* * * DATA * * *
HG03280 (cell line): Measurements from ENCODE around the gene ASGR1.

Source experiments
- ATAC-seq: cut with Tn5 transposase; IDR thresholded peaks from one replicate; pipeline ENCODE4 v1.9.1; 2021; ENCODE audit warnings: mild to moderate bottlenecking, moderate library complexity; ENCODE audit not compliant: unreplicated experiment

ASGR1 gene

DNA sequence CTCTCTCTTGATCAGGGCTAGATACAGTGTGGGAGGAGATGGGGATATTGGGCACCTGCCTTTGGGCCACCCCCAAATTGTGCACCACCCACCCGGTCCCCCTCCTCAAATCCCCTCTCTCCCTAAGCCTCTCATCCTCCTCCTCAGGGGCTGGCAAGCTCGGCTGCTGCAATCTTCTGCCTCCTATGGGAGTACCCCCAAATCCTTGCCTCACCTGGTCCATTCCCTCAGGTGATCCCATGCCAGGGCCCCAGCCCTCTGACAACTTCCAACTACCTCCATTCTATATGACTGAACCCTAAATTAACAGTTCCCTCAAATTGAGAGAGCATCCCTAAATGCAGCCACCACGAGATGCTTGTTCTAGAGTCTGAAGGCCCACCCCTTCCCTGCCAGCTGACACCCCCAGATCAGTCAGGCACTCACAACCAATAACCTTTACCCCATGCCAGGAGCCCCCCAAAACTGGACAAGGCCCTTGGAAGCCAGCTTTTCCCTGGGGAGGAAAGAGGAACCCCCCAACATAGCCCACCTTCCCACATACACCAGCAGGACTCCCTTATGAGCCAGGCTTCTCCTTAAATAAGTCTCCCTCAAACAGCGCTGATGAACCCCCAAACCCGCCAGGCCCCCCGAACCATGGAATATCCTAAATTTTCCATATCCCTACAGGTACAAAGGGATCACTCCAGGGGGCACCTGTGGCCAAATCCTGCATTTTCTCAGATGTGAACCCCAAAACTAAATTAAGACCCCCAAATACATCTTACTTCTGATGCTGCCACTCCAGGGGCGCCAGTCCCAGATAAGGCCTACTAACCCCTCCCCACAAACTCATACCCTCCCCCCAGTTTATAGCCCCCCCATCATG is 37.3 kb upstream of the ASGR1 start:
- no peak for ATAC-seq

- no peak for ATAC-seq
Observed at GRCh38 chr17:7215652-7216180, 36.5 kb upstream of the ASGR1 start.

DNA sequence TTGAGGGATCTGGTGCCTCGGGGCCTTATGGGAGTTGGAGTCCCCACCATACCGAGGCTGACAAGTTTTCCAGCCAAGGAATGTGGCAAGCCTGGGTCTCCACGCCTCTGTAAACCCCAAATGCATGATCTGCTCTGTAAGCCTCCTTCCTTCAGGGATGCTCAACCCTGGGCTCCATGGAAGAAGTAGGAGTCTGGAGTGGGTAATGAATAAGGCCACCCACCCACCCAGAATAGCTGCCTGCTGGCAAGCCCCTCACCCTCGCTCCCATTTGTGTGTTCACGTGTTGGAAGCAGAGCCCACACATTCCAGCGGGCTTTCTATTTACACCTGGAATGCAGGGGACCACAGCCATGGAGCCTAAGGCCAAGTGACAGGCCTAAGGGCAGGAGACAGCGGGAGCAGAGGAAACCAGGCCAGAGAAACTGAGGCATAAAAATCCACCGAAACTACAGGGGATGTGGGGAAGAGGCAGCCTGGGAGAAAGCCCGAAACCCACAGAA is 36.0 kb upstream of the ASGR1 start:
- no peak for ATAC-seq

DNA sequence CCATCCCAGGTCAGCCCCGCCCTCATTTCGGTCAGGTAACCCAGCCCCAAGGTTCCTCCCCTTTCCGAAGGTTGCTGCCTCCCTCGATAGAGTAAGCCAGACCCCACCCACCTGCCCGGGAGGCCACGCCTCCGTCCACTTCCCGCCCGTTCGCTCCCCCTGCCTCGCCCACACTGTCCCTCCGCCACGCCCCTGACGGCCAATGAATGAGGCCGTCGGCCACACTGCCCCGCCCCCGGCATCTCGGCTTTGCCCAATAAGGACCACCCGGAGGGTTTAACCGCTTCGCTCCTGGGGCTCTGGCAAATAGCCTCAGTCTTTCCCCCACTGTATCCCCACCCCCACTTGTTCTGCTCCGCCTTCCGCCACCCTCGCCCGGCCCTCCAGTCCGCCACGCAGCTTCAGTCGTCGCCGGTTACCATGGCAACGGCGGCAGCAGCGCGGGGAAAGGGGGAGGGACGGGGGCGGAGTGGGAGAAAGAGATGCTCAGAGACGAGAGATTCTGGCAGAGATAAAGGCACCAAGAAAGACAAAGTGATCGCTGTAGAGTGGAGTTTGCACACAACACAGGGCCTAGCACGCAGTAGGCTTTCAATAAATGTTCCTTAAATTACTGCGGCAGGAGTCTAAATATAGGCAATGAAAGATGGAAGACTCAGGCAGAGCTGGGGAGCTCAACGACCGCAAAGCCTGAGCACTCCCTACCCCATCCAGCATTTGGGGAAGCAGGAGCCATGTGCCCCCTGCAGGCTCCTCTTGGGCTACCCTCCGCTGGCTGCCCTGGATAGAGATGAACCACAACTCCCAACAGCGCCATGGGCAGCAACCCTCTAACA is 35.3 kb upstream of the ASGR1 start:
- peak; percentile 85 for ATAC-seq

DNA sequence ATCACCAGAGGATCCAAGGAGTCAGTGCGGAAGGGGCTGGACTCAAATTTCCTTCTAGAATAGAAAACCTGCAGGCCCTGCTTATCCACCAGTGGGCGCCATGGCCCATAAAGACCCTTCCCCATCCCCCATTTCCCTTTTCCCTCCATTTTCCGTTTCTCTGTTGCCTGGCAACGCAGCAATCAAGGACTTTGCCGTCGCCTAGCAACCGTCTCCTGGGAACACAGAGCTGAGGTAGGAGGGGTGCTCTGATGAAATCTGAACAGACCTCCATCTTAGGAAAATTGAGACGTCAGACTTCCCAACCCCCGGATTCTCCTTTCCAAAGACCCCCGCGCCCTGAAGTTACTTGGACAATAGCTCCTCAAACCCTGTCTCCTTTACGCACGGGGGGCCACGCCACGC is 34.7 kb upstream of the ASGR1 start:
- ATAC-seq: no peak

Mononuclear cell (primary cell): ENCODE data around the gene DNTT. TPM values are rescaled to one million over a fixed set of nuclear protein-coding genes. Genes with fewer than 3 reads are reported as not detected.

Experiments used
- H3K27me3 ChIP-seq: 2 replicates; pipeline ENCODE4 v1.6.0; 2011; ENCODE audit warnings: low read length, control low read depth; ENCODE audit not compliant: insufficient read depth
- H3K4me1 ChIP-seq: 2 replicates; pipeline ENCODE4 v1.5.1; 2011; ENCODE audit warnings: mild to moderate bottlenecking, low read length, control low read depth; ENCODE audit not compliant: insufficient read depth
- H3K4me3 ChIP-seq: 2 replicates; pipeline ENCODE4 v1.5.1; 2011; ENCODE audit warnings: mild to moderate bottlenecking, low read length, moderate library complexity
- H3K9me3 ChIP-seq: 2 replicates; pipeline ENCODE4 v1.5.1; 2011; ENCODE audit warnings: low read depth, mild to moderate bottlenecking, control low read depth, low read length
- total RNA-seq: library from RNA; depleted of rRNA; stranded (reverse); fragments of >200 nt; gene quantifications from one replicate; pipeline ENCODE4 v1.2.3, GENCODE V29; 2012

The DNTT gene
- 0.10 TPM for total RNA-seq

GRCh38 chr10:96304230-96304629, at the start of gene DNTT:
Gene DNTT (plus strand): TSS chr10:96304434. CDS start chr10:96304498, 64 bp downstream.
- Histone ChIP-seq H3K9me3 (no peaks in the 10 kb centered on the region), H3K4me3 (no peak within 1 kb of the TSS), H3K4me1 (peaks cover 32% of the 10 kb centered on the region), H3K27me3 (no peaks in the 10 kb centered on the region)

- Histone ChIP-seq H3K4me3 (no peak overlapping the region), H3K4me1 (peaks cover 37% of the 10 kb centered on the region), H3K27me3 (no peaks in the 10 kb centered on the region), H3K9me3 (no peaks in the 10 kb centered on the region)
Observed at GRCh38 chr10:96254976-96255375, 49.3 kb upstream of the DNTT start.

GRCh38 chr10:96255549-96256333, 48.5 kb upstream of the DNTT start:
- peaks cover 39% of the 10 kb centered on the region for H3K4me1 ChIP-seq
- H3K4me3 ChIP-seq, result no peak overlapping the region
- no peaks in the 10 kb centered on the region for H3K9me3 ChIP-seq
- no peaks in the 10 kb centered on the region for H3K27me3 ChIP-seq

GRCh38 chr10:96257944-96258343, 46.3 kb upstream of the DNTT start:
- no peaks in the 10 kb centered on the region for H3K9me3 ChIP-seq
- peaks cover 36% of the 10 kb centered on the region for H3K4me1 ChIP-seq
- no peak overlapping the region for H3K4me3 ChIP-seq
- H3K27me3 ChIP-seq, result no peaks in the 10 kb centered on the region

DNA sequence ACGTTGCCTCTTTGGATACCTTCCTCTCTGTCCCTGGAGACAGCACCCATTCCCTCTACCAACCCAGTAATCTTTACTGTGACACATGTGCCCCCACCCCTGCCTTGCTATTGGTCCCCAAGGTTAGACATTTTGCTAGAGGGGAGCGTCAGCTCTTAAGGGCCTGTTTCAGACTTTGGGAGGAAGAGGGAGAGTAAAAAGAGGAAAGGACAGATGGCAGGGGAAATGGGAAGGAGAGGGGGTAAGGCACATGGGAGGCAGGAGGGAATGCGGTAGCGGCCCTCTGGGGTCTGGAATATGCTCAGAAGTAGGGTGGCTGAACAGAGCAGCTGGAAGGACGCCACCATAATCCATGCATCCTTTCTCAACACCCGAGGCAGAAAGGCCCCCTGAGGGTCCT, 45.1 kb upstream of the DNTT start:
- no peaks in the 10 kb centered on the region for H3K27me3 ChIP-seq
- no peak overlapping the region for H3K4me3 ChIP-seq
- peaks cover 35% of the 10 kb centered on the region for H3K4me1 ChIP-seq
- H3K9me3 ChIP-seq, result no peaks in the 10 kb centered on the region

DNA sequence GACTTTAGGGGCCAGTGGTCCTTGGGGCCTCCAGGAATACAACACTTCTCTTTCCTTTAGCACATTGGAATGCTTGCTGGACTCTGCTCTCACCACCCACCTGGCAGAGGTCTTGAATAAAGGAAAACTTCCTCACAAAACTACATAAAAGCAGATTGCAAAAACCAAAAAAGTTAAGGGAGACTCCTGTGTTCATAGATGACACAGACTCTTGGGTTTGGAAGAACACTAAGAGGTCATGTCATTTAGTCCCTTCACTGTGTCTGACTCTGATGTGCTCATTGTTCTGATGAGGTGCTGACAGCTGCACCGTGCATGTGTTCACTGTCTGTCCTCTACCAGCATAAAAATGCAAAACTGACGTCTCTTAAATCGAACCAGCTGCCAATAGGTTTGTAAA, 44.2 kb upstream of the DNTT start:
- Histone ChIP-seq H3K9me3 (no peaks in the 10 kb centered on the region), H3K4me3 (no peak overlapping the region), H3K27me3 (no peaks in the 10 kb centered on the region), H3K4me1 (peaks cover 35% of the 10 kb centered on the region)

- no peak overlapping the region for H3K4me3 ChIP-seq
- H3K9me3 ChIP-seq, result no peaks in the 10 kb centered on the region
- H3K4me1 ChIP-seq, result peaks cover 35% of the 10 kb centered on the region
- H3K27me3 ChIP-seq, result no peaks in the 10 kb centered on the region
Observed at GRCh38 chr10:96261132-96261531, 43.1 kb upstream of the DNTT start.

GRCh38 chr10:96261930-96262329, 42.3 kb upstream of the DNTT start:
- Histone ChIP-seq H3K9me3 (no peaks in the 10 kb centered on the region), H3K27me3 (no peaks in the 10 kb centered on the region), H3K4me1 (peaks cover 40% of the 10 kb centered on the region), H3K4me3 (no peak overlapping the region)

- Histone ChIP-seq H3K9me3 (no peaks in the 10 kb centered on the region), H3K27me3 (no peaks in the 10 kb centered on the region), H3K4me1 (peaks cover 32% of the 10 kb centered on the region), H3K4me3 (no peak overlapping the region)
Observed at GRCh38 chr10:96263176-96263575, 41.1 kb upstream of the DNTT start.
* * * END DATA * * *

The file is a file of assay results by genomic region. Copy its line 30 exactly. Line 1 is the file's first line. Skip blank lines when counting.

- peaks cover 39% of the 10 kb centered on the region for H3K4me1 ChIP-seq